Honourable Members, as you can see, cluster munitions are an issue that presses the European Union to act, and it must continue to press at an international level for the adoption of a universal instrument. It is, in any case, with this aim in mind that the French Presidency is going to great lengths to convince all its partners, and will continue to do so.

 
  
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  Charles Tannock, on behalf of the PPE-DE Group. – Mr President, I am no pacifist – anybody in this Chamber who knows me well would say that – but there is much about warfare and the arms trade which we must regret. Cluster munitions to me are one of the most horrible ways of waging war which should always, of course, only occur as a very last resort.

There is much evidence to suggest that these weapons disproportionately affect civilian populations, who must be protected above all in international law. Cluster bombs can fall across a huge area and remain unexploded for very long periods of time, posing a lethal threat to civilians who could be killed or maimed long after a conflict has ended.

They are also costly to locate and remove and cannot be formally mapped in the same way that a minefield can. Sometimes children have picked these things up, thinking of them as toys, and losing limbs or perhaps even their lives as a result. As a father of very young children myself, few things could be more horrendous to think about.

If we are serious about creating a European Union of common values and sharing those values with the world, we must take a common position to promote an eventual ban on these terrifying and terrible arms, which are very blunt in their effect on the battlefield.

We must also use all diplomatic means at our disposal to persuade others to do the same. We, as the European Parliament, can rightly be proud of what we have done to try to rid the world of the scourge of anti-personnel land mines. We must approach this issue of cluster bombs with equal vigour and commitment, in order to build a better, more humane world and not see innocent civilians suffer in the aftermath of armed conflict.

 
  
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  Richard Howitt, on behalf of the PSE Group. – Mr President, today we are appealing to the EU countries who are not currently planning to sign the Convention against cluster munitions to do so. Cyprus, Estonia, Finland, Greece, Poland, Romania, Slovakia and Slovenia, alongside EU aspirants Serbia and Turkey, please join the other EU countries and more than a hundred states worldwide in signing this Convention.

For whom are we making this appeal? For Suraj Ghulam Habib of Herat in Afghanistan who, when six years old, lost both his legs when he found a cluster bomb he thought was a kind of food. He now finds it almost impossible to get to school or to play with his friends from within his wheelchair. For Mrs Chanhthava of Sepone District in Laos, who lost a leg and damaged her sight after she accidentally struck a cluster bomb while working to gather food for her family in the rice fields. She now has to send her daughter out to the same dangerous fields to collect the rice. For the 13-year-old Georgian boy, Beka Giorgishvili, who, this year, whilst at a friend’s house, became one of the newest victims as he was helping to pump up his friend’s new bicycle tyre. Beka lost part of his skull and shrapnel remains inside.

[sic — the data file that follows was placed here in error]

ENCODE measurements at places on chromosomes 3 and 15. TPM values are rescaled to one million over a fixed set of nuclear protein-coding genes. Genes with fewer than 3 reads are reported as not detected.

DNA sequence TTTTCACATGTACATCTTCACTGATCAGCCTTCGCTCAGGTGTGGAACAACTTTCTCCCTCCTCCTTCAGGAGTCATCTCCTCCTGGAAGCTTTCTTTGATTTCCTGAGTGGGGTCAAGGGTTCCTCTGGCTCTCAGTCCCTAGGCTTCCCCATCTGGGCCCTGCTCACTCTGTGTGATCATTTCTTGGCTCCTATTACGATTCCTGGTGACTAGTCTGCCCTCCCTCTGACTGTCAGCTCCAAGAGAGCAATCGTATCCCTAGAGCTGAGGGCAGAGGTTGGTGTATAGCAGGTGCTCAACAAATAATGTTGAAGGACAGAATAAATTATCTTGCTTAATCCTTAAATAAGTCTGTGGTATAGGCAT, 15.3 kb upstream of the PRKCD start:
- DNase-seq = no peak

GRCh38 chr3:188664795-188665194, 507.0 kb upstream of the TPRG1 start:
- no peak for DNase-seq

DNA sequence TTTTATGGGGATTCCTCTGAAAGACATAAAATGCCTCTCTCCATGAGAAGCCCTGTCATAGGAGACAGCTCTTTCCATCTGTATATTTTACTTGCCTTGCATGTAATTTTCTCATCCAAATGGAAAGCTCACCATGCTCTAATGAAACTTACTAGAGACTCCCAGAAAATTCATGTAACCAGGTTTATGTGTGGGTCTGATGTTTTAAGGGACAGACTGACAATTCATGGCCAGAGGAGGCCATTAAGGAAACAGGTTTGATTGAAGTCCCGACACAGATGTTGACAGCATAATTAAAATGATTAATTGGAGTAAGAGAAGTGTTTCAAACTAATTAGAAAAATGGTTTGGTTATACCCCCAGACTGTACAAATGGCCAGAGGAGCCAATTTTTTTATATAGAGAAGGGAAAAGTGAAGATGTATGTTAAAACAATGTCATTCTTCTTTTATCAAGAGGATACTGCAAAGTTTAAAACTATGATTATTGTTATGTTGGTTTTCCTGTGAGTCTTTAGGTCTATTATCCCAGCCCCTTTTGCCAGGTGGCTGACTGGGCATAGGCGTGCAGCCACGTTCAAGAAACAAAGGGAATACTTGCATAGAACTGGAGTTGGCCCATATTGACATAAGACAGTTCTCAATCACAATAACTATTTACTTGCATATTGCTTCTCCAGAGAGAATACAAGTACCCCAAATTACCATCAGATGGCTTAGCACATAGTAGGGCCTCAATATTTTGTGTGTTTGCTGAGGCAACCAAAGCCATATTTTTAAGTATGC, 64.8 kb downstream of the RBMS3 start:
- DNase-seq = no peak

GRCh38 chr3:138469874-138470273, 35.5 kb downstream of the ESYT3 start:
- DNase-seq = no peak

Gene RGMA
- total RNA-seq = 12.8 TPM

It is hypocrisy for EU countries to condemn Russian aggression in Georgia, yet fail to condemn the means of that aggression, which causes excessive harm to civilians wherever cluster munitions are used. It is also a hollow excuse for countries to seek to justify stockpiling cluster bombs as part of adhering to the landmines ban, when cluster munitions are equally deadly and have caused even greater humanitarian damage in the world.

My own Member State, the UK, has already started the destruction of some 30 million explosives, changed its export control regulations and directly contributed to the clearing of ordnance, including cluster munitions in Georgia. Europe is where these weapons were first used by German and Soviet forces in the Second World War, Europe currently stockpiles an estimated one billion bomblets, and it is Europe which should take the lead in the world in securing their obliteration.

 
  
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  Elizabeth Lynne, on behalf of the ALDE Group. – Mr President, as many people have said, civilians, many of them children, are indiscriminately killed or injured by cluster bombs every day. Many of those child victims are disabled by cluster munitions and have to live with that disability for the rest of their lives. Yet the shocking fact is that cluster munitions are stockpiled in over 15 EU Member States. Horrifyingly, there is evidence that at least seven EU Member States are still producing these weapons. In my view, these countries, as well as those that have used them – including the UK, my country – have blood on their hands.

Banning the production, transfer and stockpiling of cluster munitions will save many lives. This Convention will also ensure the provision of much needed resources, such as medical care and rehabilitation to aid victims of cluster bombs. I urge all EU Member States to sign and ratify this Convention and not to try to redefine what we mean by cluster munitions so as to wriggle out of their responsibilities, as certain Member States are trying to do.

 
  
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  Seán Ó Neachtain, on behalf of the UEN Group. (GA) Mr President, I strongly support the proposal requesting that the Convention to ban cluster bombs be implemented from the end of this year onwards.